• (1) A sensor case has a case body incorporating key sensors in correspondence with an arrangement of keys in a keyboard instrument (e.g., a piano), wherein the sensor case is interconnected with a keyboard frame by using fixing members via base members in such a way that it can be freely adjusted in positioning in a key arrangement direction. In assembly, an operator (e.g., a user or a worker) firstly fixes base members to a keyboard frame (or a key frame); then, fixing members are connected with the keyboard frame via base members, so that a sensor case is affixed to the keyboard frame using fixing members. After interconnecting the sensor case with the keyboard frame, an operator (e.g., a user or a worker) can easily conduct positional adjustment of the sensor case in a key arrangement direction.
  • (2) That is, this invention allows an operator to conduct fine adjustment of the sensor case after completing assembling operation of the keyboard instrument together with a key depression detection apparatus. Therefore, an operator can easily perform accurate positioning of the sensor case. When installing a silencing structure in the existing keyboard instrument, an operator can easily perform accurate positioning of a sensor case having the aforementioned interconnecting structure that secures positional adjustment of the sensor case in conformity with the design and specification of the existing keyboard instrument.
  • (3) The sensor case has a case body incorporating key sensors in conformity with a prescribed number of keys arranged in a keyboard of a piano, wherein the case body has legs interconnected with a fixing member, by which an operator (e.g., a worker) can manually adjust the position of the sensor case relative to an arrangement of keys.
  • (4) Specifically, fixing members are each constituted by a lower member that is longer than lengths of the legs of the case body in the longitudinal direction of a key, and a pair of upper members that are arranged on both ends of the lower member, wherein the legs of the case body are merely held between the lower member and the upper members, which are connected together using screws accompanied with springs. Hence, it is possible for the operator to easily adjust distances between the lower member and the upper members, thus adjusting the height and inclination of the sensor case relative to an arrangement of keys.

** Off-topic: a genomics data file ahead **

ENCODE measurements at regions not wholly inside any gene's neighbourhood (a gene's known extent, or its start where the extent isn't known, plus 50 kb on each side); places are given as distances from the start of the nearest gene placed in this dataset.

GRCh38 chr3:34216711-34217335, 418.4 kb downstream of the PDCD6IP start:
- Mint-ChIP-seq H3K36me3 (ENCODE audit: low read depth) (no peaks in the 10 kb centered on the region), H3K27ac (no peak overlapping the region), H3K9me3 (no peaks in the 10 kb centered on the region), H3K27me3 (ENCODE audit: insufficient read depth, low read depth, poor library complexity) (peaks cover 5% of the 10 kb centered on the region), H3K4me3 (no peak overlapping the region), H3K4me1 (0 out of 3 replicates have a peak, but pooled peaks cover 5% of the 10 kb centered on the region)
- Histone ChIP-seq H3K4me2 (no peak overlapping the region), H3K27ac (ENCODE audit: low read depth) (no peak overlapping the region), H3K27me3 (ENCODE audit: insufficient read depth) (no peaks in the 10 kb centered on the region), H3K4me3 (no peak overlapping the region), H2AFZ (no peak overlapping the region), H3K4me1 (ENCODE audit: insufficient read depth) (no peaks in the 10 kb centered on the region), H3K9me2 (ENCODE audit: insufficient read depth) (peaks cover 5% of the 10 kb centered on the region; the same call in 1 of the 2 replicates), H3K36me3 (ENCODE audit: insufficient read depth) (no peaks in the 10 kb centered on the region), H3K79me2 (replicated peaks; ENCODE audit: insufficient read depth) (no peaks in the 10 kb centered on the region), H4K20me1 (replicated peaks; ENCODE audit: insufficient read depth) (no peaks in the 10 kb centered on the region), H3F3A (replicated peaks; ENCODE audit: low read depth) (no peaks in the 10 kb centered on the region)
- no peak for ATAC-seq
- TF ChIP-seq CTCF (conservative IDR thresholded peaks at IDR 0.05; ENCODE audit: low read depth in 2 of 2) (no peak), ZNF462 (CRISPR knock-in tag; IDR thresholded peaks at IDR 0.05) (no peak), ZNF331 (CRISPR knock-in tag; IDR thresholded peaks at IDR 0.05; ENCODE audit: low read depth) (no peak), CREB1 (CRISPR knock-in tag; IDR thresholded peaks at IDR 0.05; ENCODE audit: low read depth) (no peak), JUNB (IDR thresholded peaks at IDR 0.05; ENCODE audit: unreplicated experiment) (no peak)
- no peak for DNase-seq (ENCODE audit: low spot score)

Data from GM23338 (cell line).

As this invention may be embodied in several forms without departing from the spirit or essential characteristics thereof, the present embodiment is therefore illustrative and not restrictive, since the scope of the invention is defined by the appended claims rather than by the description preceding them, and all changes that fall within metes and bounds of the claims, or equivalents of such metes and bounds are therefore intended to be embraced by the claims.

Patent Citations
Cited PatentFiling datePublication dateApplicantTitle
US5237125 *Jan 17, 1992Aug 17, 1993Burgett, Inc.Method and apparatus for measuring velocity of key motion in a keyboard operated musical instrument
US5546842Jul 13, 1995Aug 20, 1996Burgett, Inc.Recording sensor mounting rail for keyboard operated musical instrument
US5719347 *Oct 12, 1995Feb 17, 1998Yamaha CorporationKeyboard apparatus for electronic musical instrument with key depression detection unit
US6712323 *Jan 4, 2002Mar 30, 2004Burgett, Inc.Recording sensor mounting bracket for acoustic pianos
JPH08278780A Title not available
JPH08314461A Title not available
Referenced by
Citing PatentFiling datePublication dateApplicantTitle
US7514627 *Mar 23, 2005Apr 7, 2009Yamaha CorporationKeyboard musical instrument having sensor unit exactly located by means of plural locators
US20050241461 *Mar 23, 2005Nov 3, 2005Yamaha CorporationKeyboard musical instrument having sensor unit exactly located by means of plural locators
Classifications
U.S. Classification84/745
International ClassificationG10H1/34
Cooperative ClassificationG10H1/34
European ClassificationG10H1/34
Legal Events
DateCodeEventDescription
Feb 26, 2003ASAssignment
Owner name: YAMAHA CORPORATION, JAPAN
Free format text: ASSIGNMENT OF ASSIGNORS INTEREST;ASSIGNOR:SATO, SHIGEAKI;REEL/FRAME:013810/0471
Effective date: 20030218
Jul 8, 2008FPAYFee payment
Year of fee payment: 4
Jun 27, 2012FPAYFee payment
Year of fee payment: 8
Jul 14, 2016FPAYFee payment
Year of fee payment: 12